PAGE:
Oena discusses their thoughts on WordPress and how it now fits into their daily stack.4 minute read
When we first started our little agency in the early 2010’s, WordPress was our go to platform for all our client work. It was versatile by all means for us, we could utilise it for commercial websites, eCommerce thanks to its WooCommerce extension and of course it was one heck of a blogging platform which is originally how it started out. We loved it. Our little team were able to push boundaries with the platform and we even created our own template stack that we called Luna.
The possibilities felt endless to us, the WordPress ecosystem gave birth to a thriving community and with that came a vast ocean of plugins that allowed us to solve many of our clients problems throughout our growing years. So where do we stand now?
Fast forward to 2019 and a lot has changed in the WordPress world, Gutenberg was arguably the biggest change in 2018 to the platform since it started. It brought forward the exciting concept of blocks which promised endless possibilities for developers and not only that, it was also built using the modern framework React.js. The change however was met with great controversy. The community was split in half and it became the most feared update in its history.
Agencies and freelancers were up in arms (we were too!) with how many of our clients site might break and when some of their core plugins would be updated to support Gutenberg. As we know now the hype and fear was somewhat overblown, no this wasn’t Y2K part deux. Upon release WordPress 5.0 updated most client sites with ease and it was somewhat a relieve. The whole episode however sparked a huge concern for us and our future with the platform as our number one go too.
This of course all changed during the mid December month of 2018. Christmas was looming and Oena was about to shut for the festive period. This is when we mapped out the biggest shift in our agencies life. It was time for us to fully embrace React.js and move away from platforms that share the same front-end and back-end. This would allow us to create bigger web apps that were scaleable on a large level for our clients to grow. We wanted our clients to not have to worry about updates and security patches which was accomplishable with a headless CMS. Hold on a second, what’s a headless CMS?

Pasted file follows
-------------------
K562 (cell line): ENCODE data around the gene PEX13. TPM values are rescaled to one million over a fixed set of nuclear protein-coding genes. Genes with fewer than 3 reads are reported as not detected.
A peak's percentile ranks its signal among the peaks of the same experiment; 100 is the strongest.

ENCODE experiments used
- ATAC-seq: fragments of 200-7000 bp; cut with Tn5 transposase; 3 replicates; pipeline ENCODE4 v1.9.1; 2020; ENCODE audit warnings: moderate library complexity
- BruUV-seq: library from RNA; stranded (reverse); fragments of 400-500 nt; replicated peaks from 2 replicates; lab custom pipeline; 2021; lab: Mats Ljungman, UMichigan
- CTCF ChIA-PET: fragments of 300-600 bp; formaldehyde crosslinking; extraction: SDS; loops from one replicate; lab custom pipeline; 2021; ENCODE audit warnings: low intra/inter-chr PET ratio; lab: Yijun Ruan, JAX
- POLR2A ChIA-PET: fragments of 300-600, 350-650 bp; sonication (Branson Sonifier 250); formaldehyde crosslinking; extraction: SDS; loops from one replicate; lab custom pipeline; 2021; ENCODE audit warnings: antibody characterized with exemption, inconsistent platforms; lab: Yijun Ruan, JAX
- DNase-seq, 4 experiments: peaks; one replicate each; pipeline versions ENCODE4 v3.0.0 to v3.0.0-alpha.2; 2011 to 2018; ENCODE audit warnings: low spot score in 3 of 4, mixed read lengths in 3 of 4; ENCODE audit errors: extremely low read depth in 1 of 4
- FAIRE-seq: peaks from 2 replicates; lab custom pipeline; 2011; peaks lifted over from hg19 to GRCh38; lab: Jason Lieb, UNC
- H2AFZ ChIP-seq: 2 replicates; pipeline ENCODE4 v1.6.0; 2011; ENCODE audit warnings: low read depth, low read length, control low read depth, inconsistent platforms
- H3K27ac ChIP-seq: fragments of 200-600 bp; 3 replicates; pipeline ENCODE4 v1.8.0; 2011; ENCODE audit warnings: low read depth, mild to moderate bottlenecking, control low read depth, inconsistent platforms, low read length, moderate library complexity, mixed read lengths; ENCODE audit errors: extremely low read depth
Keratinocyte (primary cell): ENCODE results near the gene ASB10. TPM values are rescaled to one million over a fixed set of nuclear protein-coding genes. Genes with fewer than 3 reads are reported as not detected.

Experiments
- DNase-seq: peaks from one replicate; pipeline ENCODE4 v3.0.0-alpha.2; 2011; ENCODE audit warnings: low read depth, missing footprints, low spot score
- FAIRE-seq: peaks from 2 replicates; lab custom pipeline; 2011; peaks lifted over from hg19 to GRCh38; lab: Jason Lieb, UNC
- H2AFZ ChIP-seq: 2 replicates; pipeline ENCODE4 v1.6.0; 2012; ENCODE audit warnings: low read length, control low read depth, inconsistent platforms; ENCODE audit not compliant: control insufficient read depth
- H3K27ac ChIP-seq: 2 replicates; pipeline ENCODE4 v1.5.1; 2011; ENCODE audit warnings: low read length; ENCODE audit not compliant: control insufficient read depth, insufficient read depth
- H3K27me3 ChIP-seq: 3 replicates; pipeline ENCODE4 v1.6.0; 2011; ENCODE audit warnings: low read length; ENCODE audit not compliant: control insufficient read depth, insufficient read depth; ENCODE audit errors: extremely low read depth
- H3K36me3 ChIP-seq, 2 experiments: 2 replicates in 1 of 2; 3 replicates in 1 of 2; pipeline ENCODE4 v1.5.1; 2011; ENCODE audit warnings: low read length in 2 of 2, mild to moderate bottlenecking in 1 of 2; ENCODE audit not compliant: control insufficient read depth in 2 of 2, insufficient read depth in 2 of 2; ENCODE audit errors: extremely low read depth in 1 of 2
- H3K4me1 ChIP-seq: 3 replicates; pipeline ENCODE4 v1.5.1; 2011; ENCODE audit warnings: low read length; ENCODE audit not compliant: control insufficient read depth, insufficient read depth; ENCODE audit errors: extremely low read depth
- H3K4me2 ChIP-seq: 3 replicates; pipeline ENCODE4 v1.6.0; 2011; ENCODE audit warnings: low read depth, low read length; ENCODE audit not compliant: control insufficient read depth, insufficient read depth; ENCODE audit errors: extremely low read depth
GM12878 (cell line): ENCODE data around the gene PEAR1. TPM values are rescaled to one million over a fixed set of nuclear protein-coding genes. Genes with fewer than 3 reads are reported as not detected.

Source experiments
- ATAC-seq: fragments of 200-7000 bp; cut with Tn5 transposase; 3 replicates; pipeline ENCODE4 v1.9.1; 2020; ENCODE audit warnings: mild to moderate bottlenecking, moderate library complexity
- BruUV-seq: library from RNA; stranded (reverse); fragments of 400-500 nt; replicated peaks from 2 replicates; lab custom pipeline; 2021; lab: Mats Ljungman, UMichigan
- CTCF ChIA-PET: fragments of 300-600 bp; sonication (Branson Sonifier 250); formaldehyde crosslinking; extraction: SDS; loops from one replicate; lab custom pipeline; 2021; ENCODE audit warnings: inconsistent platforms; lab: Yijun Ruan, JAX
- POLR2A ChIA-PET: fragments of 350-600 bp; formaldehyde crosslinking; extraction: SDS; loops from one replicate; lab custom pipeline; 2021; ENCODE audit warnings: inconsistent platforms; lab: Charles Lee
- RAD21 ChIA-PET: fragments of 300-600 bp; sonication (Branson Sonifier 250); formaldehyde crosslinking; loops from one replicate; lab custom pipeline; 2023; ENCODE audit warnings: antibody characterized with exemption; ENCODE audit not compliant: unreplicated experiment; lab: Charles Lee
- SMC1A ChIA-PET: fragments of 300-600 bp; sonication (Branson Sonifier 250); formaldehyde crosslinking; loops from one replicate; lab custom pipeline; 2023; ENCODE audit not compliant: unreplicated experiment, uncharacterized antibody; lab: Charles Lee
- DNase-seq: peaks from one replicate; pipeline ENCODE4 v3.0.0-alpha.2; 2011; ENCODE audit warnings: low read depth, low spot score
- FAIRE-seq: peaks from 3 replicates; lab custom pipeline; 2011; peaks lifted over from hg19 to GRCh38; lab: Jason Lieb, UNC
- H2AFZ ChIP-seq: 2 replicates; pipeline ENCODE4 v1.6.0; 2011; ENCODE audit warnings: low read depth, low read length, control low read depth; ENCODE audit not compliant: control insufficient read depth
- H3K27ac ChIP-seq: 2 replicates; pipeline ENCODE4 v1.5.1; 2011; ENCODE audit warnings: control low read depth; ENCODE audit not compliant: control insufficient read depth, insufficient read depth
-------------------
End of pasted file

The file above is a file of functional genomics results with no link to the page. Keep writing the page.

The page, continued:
As web based technology has continued to focus more and more on "front-end components," less markup is coming from sites server and therefore the CMSs as a whole. Platforms like Twitter and Reddit are now single page applications. The application that is "in-charge" of rendering and displaying content is separate and distinct from the application that is "in-charge" of storing and returning content.
This trend is continuing to become more popular across the web and the flexibility is what drew us in. By keeping the front-end and back-end separate, it keeps codebases separate, and allows our team to focus on the most important pieces of the application. It also ensures that the front-end and backend are interchangeable. As long as the content structure remains the same, each part of the app can theoretically operate the same which works with its own data and communicates with each other through RESTful APIs or GraphiQL.
So you’re probably thinking where does WordPress fit into all this now? Well, since WordPress 4.7 there’s been the ability to disable the front-end entirely and dynamically pull data thanks to its handy REST API functionality thus making it a headless CMS. Imagine the whole WordPress plugin ecosystem at your fingertips with a front-end of your choice.
Since our move to React.js we’ve been able to utilise WordPress’s strongest features and remove its weakest. Theres no denying its a strong CMS platform and a lot of our clients still love using it so it’s arguably the best of both worlds. That’s not saying WordPress is now our only CMS choice to pair or web apps with, we love to use Prismic and Contentul as well.
If you’re a developer or maybe you’re just curious about what the WordPress REST API is all about, we’ve left a link below to their official explanation and also how you can utilise it on your next project.